Alexander Hamilton is best known for his contributions to the Federalist Papers, but that’s not all he wrote. Hamilton had many works published, such as a pamphlet confessing to his affair with Maria Reynolds, and others defending the U.S. Constitution. Because he wrote and published so many different works, we will be focusing on the ones written during the revolutionary war and his most popular works after.
A Full Vindication of the Measures of Congress
A Full Vindication of the Measures of Congress is one of Hamilton’s first published works. It was published in December of 1774, Hamilton only seventeen years old and attending King’s College. This pamphlet he wrote to defend the First Continental Congress against A. W. Farmer. A. W. Farmer was the pseudonym for Samuel Seabury. This pamphlet was over thirty-five pages. Samuel Seabury soon published another pamphlet against this one.
The Farmer Refuted
The Farmer Refuted, published in February of 1775, was a follow up to Hamilton’s first work. In this pamphlet, Hamilton once again argue against Seabury’s claims and works. As the title suggests, he refuted Seabury, a farmer.
Remarks on the Quebec Bill
Part one was published on June 15, 1775. As the first paragraph of The Remarks on the Quebec Bill states, Hamilton is remarking on the Quebec Act. The act was passed by British Parliament in 1774 to give Canadians religious freedom and more. Part two of Remarks on the Quebec Bill was published shortly after part one on June 22, 1775. Here, Hamilton, as stated in the first paragraph, examines the relations to religion of the act.
Alexander Hamilton used the name Publius while working for George Washington in 1777 and 1778. He signed letters using this name he found while reading Lives of the Noble Greeks and Romans. There were claims that Samuel Chase, a Continental Congress member from Maryland, conspired with confederates. There were three letters published under the name Publius. The first was dated October 19, 1778, the second was only a few days later on October 26, 1778, and the third and final letter was written on November 16, 1778.
In February of 1781, Hamilton resigned from Washington’s staff. He wrote a letter to Robert Morris while he wasn’t working or fighting in the war. Robert Morris had been recently appointed congressional superintendent of finance. Hamilton wrote to give him tips. But as time went on, Hamilton found that congress was completely worthless as it depended on the states. So, he wrote essays and had them published in the New York Packet. There were three essays published between July and August of 1781.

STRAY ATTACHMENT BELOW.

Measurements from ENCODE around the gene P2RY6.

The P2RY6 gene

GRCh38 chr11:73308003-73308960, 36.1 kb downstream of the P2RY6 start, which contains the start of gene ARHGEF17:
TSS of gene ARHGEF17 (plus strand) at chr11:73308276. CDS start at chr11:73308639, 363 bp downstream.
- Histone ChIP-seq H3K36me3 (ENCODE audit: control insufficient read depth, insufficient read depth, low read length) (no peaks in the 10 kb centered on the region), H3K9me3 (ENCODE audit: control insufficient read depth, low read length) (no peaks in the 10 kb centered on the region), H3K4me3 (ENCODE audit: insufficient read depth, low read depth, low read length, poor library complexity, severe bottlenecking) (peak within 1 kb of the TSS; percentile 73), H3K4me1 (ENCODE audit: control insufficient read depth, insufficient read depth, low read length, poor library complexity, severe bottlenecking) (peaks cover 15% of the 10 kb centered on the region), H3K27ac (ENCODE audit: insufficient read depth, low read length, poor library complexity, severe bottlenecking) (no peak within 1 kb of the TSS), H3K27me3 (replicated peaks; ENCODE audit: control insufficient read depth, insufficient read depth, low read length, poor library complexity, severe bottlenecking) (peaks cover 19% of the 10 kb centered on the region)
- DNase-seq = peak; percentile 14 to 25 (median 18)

The Federalist Papers
The Federalist Papers are what Hamilton is best known for writing. Along with James Madison and John Jay, eighty-five essays were written under the name Publius. Hamilton wrote fifty-one, Madison wrote twenty-six, and jay wrote only five. Three essays were written by both Madison and Hamilton. The Federalist Papers were essays defending the U.S. Constitution and influencing others to vote for it. Seventy-seven of the essays were published between October 1787 and August 1788 in The New York Packet. The eight other essays were published along with the others in The Federalist.
The Reynolds Pamphlet
The Reynolds Pamphlet was a ninety-five page pamphlet written in 1797. Hamilton had been having an affair with Maria Reynolds between 1791 and 1792 before the pamphlet was published. Her husband, James Reynolds, blackmailed hamilton for money as the affair continued. Hamilton published the pamphlet when word of the affair began to submerge. His reputation was only ruined because of the affair, though some did admire him for being truthful.
Other works by Hamilton include:
The Government and the Constitution
Letters of H.G
Taxation and Finance
Coinage and The Mint
The Adams Controversy
The Jefferson Controversy
The Whisky Rebellion